Optical Drivers

OPtical drivers (DVD, DVD RW, Blue-ray)



DVD is an optical disc storage format, invented and developed by Philips, Sony, Toshiba, and Panasonic in 1995. DVDs offer higher storage capacity than compact discs while having the same dimensions.
Pre-recorded DVDs are mass-produced using molding machines that physically stamp data onto the DVD. Such discs are known as DVD-ROM, because data can only be read and not written nor erased. Blank recordable DVD discs (DVD-R and DVD+R) can be recorded once using a DVD recorder and then function as a DVD-ROM. Rewritable DVDs (DVD-RW, DVD+RW, and DVD-RAM) can be recorded and erased multiple times.
DVDs are used in DVD-Video consumer digital video format and in DVD-Audio consumer digital audio format, as well as for authoring AVCHD discs. DVDs containing other types of information may be referred to as DVD data discs.

DVD Combo

A combo drive is a type of optical drive that combines CD-R/CD-RW recording capability with the an ability to read (but not write) DVD media. The term is used almost exclusively by Apple Inc. as a name for the low-end substitute for their high-end SuperDrive, which was designed to both read and write DVD and DVD recordable media. The device was created as a mid-range option between a CD burner and a DVD burner, which at the time the combo drive was introduced was generally an expensive option costing in excess of US$300 a unit.
Combo drives are becoming less and less common on new systems, though they do occasionally appear in lieu of CD-only drives on low-end computers and business computers to lower production and sale costs. The cost difference between a combo drive and DVD burner has been steadily declining in recent years, so most new PCs (except for the low-end budget computers) have a DVD burner (which also reads and writes CDs).
In current Apple computers, none of them contain combo drives. As of October 2008, the MacBook comes with a SuperDrive as standard, and as of March 2009, the Mac mini comes with a SuperDrive as opposed to the usual combo drive.[1]
More recently the term "combo drive" is used to refer to an optical drive that can read & write CDs and DVDs, but only read Blu-ray Disc


DVD+RW is a physical format for rewritable DVDs and can hold up to 4.7 GB. DVD+RW was created by the DVD+RW Alliance, an industry consortium of drive and disc manufacturers. Additionally, DVD+RW supports a method of writing called "lossless linking", which makes it suitable for random access and improves compatibility with DVD players.[1]
DVD+RW must be formatted before recording by a DVD recorder.
The rewritable DVD+RW standard was formalized earlier than the non-rewritable DVD+R (the opposite was true with the DVD- formats). Although credit for developing the standard is often attributed unilaterally to Philips, it was "finalized" in 1997 by the DVD+RW Alliance. It was then abandoned until 2001, when it was heavily revised (in particular, the capacity increased from 2.8 GB to 4.7GB).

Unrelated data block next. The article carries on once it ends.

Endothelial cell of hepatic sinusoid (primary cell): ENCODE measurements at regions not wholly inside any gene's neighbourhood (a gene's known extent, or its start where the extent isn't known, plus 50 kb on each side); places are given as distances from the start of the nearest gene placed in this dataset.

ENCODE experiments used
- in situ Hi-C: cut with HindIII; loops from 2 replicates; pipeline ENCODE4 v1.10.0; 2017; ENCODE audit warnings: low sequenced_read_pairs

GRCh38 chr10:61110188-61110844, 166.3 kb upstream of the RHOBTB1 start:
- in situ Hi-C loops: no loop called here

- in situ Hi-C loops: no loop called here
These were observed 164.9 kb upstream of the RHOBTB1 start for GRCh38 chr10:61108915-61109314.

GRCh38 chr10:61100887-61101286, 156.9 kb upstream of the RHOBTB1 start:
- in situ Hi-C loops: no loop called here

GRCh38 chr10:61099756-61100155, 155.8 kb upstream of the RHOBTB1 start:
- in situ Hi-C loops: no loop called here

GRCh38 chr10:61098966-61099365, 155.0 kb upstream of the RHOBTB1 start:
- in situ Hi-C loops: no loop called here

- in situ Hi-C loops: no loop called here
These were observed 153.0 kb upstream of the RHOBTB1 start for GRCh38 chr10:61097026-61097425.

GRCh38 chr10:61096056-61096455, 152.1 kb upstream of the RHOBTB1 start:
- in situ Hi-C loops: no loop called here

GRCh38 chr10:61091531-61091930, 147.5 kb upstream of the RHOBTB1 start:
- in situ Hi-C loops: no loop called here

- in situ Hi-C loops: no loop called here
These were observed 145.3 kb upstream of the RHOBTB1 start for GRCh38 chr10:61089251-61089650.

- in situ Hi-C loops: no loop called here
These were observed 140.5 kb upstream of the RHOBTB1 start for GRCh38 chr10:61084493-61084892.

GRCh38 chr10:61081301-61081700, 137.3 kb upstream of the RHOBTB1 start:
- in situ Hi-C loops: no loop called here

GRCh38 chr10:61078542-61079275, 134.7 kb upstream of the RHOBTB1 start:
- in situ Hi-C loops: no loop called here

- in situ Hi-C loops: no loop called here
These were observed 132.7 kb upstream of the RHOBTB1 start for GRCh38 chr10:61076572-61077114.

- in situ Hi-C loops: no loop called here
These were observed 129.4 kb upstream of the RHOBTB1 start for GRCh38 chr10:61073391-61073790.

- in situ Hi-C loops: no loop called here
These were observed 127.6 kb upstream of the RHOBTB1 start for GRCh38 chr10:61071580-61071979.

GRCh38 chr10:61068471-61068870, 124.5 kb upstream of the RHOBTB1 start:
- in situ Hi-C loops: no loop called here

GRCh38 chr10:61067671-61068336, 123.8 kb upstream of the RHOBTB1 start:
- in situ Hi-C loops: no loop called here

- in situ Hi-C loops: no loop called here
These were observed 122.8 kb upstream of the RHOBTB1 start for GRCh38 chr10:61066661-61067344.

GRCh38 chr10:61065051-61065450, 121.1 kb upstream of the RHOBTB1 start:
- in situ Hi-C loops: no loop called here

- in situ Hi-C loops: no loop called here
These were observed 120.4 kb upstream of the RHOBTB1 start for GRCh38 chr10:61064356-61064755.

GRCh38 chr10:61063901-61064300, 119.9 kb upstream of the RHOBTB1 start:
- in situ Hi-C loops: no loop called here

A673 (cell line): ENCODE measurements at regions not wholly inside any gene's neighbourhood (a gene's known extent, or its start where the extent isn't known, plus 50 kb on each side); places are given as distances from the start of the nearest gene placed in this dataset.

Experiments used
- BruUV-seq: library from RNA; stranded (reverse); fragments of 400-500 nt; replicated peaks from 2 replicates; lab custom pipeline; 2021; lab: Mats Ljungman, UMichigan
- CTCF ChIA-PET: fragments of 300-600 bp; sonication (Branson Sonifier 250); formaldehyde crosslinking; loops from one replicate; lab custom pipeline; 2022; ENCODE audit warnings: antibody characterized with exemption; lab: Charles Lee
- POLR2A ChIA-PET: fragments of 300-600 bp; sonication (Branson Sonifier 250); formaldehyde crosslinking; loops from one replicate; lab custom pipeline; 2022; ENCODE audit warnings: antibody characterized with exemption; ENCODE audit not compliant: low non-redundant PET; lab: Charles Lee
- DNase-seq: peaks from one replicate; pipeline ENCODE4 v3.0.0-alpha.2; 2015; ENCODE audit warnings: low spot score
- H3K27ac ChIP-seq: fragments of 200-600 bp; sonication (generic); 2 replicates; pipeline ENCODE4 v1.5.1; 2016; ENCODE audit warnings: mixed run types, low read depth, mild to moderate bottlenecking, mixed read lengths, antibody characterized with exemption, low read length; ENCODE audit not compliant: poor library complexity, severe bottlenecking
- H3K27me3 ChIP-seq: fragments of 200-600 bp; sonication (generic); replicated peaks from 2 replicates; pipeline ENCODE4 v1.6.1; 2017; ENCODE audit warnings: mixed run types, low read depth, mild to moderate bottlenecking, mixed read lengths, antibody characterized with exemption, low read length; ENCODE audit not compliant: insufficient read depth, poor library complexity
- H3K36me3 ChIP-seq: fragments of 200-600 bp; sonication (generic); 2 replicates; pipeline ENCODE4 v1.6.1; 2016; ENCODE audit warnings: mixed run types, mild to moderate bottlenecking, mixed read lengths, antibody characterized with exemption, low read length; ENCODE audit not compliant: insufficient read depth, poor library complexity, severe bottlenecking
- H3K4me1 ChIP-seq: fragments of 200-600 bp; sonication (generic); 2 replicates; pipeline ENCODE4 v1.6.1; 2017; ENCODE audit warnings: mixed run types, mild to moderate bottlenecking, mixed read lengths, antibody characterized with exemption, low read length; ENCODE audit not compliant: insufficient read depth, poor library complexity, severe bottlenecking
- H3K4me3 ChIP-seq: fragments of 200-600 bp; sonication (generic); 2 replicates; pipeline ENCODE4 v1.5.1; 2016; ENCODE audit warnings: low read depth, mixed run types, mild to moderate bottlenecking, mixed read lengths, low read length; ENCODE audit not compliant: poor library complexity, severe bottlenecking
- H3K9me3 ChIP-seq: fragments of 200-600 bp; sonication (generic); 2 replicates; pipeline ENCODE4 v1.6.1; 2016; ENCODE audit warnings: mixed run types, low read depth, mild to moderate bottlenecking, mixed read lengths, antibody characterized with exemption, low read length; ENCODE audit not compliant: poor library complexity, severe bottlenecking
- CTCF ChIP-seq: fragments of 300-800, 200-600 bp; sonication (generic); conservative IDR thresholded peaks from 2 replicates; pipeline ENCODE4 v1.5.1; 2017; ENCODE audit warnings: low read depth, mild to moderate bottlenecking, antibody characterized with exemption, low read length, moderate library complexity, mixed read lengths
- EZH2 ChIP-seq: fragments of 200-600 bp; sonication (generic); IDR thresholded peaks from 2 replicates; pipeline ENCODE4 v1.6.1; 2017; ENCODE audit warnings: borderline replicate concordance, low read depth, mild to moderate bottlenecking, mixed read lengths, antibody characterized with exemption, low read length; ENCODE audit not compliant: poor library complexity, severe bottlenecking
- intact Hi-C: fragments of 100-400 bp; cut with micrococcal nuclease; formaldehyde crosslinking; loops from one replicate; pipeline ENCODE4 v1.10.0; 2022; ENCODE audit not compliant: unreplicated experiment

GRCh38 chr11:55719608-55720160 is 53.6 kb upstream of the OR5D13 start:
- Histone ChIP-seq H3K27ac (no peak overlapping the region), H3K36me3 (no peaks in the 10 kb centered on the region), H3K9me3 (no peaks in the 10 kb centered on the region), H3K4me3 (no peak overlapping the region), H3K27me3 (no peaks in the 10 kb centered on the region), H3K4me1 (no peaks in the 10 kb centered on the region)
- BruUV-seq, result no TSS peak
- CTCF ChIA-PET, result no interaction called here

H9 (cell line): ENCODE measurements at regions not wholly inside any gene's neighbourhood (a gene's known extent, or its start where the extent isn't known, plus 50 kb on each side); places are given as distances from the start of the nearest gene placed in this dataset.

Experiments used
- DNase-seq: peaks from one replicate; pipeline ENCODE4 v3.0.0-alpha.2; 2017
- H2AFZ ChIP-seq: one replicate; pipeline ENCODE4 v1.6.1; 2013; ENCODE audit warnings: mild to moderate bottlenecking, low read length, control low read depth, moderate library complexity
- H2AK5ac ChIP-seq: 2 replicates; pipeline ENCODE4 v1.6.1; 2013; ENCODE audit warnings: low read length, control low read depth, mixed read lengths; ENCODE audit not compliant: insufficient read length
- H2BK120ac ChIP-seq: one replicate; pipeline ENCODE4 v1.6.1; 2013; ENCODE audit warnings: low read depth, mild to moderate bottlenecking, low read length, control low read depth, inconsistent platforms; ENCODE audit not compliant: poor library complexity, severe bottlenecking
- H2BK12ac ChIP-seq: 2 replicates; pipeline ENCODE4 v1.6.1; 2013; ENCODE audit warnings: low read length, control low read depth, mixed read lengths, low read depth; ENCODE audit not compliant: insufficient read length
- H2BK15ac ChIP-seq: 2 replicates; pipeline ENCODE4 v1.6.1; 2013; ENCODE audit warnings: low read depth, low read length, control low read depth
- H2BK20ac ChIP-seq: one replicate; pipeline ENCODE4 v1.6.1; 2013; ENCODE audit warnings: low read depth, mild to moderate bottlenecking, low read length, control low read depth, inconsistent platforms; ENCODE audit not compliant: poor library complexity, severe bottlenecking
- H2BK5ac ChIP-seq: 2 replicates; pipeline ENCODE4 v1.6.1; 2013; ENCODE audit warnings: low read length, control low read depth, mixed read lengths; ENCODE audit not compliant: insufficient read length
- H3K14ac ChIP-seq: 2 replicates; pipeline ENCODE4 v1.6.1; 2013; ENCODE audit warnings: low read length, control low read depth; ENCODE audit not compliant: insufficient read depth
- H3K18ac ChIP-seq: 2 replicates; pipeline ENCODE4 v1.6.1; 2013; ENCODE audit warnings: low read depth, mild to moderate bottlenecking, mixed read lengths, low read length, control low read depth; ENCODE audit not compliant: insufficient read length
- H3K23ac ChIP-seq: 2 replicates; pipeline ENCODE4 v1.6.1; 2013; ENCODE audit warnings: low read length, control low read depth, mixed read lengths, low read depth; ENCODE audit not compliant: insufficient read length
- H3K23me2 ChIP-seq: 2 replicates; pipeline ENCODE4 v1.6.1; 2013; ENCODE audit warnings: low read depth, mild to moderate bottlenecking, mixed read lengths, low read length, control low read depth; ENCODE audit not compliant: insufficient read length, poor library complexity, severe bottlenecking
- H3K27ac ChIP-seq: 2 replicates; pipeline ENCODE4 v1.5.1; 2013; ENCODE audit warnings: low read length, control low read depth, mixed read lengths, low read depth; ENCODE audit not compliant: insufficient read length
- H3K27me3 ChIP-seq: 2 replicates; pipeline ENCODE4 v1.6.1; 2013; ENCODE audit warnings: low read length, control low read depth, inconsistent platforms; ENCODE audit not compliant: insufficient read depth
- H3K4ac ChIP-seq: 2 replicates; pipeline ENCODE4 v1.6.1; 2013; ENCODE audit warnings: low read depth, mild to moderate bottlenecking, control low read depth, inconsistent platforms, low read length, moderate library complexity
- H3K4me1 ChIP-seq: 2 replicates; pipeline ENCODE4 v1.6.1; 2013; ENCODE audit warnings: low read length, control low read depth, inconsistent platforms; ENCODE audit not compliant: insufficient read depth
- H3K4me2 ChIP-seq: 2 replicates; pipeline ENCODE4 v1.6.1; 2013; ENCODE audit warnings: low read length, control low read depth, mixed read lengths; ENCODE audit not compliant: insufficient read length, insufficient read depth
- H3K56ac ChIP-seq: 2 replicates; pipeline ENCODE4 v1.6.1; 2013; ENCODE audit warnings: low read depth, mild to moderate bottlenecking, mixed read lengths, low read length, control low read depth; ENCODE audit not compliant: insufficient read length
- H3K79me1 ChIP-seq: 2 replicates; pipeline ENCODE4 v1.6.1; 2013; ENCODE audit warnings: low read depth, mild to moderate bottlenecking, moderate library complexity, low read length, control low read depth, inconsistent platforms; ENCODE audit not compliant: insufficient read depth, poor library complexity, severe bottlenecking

Blue-ray Driver

Blu-ray Disc (BD) is an optical disc storage medium designed to supersede the DVD format. The plastic disc is 120 mm in diameter and 1.2 mm thick, the same size as DVDs and CDs. Conventional (pre-BD-XL) Blu-ray Discs contain 25 GB per layer, with dual layer discs (50 GB) being the industry standard for feature-length video discs. Triple layer discs (100 GB) and quadruple layers (128 GB) are available for BD-XL re-writer drives.[3] The name Blu-ray Disc refers to the blue laser used to read the disc, which allows information to be stored at a greater density than is possible with the longer-wavelength red laser used for DVDs. The major application of Blu-ray Discs is as a medium for video material such as feature films. Besides the hardware specifications, Blu-ray Disc is associated with a set of multimedia formats. Generally, these formats allow for the video and audio to be stored with greater definition than on DVD.
The format was developed by the Blu-ray Disc Association, a group representing makers of consumer electronics, computer hardware, and motion pictures. The first Blu-ray Disc prototypes were unveiled in October 2000, and the first prototype player was released in April 2003 in Japan. Afterwards, it continued to be developed until its official release in June 2006. As of June 2008, more than 2,500 Blu-ray Disc titles were available in Australia and the United Kingdom, with 3,500 in the United States and Canada.[4] In Japan, as of July 2010, more than 3,300 titles have been released.[5]
During the high definition optical disc format war, Blu-ray Disc competed with the HD DVD format. Toshiba, the main company that supported HD DVD, conceded in February 2008,[6] releasing its own Blu-ray Disc player in late 2009.

Source wikipedia

Post a Comment